Submitted to: Porcine Reproductive and Respiratory Syndrome International Symposium
Publication Type: Abstract Only
Publication Acceptance Date: September 3, 2008
Publication Date: N/A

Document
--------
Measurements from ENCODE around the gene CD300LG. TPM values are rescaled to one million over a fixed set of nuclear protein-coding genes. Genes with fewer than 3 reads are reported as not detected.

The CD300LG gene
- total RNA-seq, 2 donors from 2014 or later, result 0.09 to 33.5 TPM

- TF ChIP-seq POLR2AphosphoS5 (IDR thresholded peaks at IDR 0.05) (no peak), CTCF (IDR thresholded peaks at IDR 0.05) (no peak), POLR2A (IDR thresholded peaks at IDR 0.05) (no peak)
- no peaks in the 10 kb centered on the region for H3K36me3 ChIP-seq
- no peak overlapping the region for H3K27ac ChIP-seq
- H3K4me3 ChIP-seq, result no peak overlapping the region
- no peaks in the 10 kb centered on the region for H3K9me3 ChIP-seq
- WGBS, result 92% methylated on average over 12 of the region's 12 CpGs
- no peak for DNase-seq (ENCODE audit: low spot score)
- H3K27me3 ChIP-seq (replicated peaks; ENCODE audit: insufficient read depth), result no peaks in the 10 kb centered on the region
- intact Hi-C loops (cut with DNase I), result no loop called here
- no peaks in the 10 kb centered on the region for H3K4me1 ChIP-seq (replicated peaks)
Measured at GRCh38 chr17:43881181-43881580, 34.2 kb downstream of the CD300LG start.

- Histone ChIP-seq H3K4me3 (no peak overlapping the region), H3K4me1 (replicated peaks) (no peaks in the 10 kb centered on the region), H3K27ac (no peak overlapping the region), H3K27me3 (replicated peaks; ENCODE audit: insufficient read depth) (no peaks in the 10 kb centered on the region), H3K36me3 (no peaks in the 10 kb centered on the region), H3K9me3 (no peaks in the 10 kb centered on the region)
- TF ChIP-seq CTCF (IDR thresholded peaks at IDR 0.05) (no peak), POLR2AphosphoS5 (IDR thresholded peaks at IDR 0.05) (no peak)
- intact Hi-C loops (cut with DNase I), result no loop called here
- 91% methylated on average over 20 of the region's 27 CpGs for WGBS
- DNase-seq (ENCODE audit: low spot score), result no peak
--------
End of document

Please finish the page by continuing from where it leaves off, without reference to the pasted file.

Acute-type PRRS outbreaks were first observed in 1996. They are characterized by severe reproductive and respiratory clinical disease losses (including sow mortalities) in PRRSV “immune” herds (regularly vaccinated or systematically exposed). This study was designed to document and validate the ineffective cross-protection against clinical and pathologic disease following challenge for a putative heterologous PRRSV pair and to establish sampling protocols to investigate early post challenge local pulmonary immune responses. Medicated early-weaned pigs were immunized with VR2332 PRRSV at 4 weeks of age and challenged 8 weeks later with VR2332 or with heterologous Acute-type NCPowell. Pig treatment groups: 1) naïve control, 2) homologous challenge, 3) heterologous challenge, and 4) infection control groups. Pigs received live virulent PRRSV inoculum IN and IM. Pigs were either followed for 19+ days to assess clinical signs and pulmonary lesions or euthanized at 3 or 4 days post challenge and tissues collected. Time to recovery of normal breathing following restraint was up to 6 times longer for heterologous challenged and NCPowell infected pigs. The extent of lung inflation (interstitial pneumonia) at necropsy in these pigs was also nearly equivalent. Left cranial and caudal lung lobes were individually lavaged with HBSS, sections of right cranial and caudal lung lobes and tonsil collected for gene expression analysis. Sections of lung were formalinized for histopathologic evaluation. Viral load for each tissue will be determined by quantitative PRRSV rtPCR and PRRSV antibody by IDEXX ELISA. Cytokine production in vitro by BAL and Tracheobronchial lymph nodes (TBLN) cells, in serum, or in BAL fluid will be determined by quantitative ELISA. These data support the use of VR2332 immunization x NCPowell heterologous PRRSV challenge of pigs as a clinically and pathologically valid model for studies of immune response changes associated with ineffective cross-protection. These studies were supported by USDA PRRS CAP1 funds.